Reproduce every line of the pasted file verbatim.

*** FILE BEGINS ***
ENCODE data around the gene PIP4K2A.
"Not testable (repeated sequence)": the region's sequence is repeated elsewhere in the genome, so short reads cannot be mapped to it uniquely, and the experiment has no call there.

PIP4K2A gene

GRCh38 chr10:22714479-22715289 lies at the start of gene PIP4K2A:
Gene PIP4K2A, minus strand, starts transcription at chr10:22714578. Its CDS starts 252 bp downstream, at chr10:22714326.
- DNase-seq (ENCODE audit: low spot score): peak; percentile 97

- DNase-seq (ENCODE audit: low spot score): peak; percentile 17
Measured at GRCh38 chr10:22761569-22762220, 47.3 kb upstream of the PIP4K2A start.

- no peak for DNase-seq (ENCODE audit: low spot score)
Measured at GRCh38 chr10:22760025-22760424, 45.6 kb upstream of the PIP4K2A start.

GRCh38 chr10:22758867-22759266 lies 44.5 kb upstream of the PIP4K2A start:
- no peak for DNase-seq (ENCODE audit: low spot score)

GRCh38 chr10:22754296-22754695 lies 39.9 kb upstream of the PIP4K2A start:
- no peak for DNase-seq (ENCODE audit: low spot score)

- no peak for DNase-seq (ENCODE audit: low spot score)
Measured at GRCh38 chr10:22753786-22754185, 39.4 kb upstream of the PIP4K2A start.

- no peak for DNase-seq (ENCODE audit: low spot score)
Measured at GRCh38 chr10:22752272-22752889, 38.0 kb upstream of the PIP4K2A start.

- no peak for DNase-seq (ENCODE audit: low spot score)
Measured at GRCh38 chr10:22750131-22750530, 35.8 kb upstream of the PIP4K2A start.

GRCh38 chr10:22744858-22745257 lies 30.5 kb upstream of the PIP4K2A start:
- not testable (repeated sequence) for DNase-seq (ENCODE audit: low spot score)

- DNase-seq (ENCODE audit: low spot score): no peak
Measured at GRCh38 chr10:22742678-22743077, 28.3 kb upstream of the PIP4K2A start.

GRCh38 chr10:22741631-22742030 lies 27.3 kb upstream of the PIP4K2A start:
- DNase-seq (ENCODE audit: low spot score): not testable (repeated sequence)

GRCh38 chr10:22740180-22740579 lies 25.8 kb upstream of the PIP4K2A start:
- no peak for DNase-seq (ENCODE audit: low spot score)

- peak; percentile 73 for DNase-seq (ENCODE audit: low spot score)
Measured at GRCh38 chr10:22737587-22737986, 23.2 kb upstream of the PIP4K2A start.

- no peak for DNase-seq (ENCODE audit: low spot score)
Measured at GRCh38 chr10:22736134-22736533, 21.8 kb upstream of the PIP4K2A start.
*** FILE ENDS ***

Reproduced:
ENCODE data around the gene PIP4K2A.
"Not testable (repeated sequence)": the region's sequence is repeated elsewhere in the genome, so short reads cannot be mapped to it uniquely, and the experiment has no call there.

PIP4K2A gene

GRCh38 chr10:22714479-22715289 lies at the start of gene PIP4K2A:
Gene PIP4K2A, minus strand, starts transcription at chr10:22714578. Its CDS starts 252 bp downstream, at chr10:22714326.
- DNase-seq (ENCODE audit: low spot score): peak; percentile 97

- DNase-seq (ENCODE audit: low spot score): peak; percentile 17
Measured at GRCh38 chr10:22761569-22762220, 47.3 kb upstream of the PIP4K2A start.

- no peak for DNase-seq (ENCODE audit: low spot score)
Measured at GRCh38 chr10:22760025-22760424, 45.6 kb upstream of the PIP4K2A start.

GRCh38 chr10:22758867-22759266 lies 44.5 kb upstream of the PIP4K2A start:
- no peak for DNase-seq (ENCODE audit: low spot score)

GRCh38 chr10:22754296-22754695 lies 39.9 kb upstream of the PIP4K2A start:
- no peak for DNase-seq (ENCODE audit: low spot score)

- no peak for DNase-seq (ENCODE audit: low spot score)
Measured at GRCh38 chr10:22753786-22754185, 39.4 kb upstream of the PIP4K2A start.

- no peak for DNase-seq (ENCODE audit: low spot score)
Measured at GRCh38 chr10:22752272-22752889, 38.0 kb upstream of the PIP4K2A start.

- no peak for DNase-seq (ENCODE audit: low spot score)
Measured at GRCh38 chr10:22750131-22750530, 35.8 kb upstream of the PIP4K2A start.

GRCh38 chr10:22744858-22745257 lies 30.5 kb upstream of the PIP4K2A start:
- not testable (repeated sequence) for DNase-seq (ENCODE audit: low spot score)

- DNase-seq (ENCODE audit: low spot score): no peak
Measured at GRCh38 chr10:22742678-22743077, 28.3 kb upstream of the PIP4K2A start.

GRCh38 chr10:22741631-22742030 lies 27.3 kb upstream of the PIP4K2A start:
- DNase-seq (ENCODE audit: low spot score): not testable (repeated sequence)

GRCh38 chr10:22740180-22740579 lies 25.8 kb upstream of the PIP4K2A start:
- no peak for DNase-seq (ENCODE audit: low spot score)

- peak; percentile 73 for DNase-seq (ENCODE audit: low spot score)
Measured at GRCh38 chr10:22737587-22737986, 23.2 kb upstream of the PIP4K2A start.

- no peak for DNase-seq (ENCODE audit: low spot score)
Measured at GRCh38 chr10:22736134-22736533, 21.8 kb upstream of the PIP4K2A start.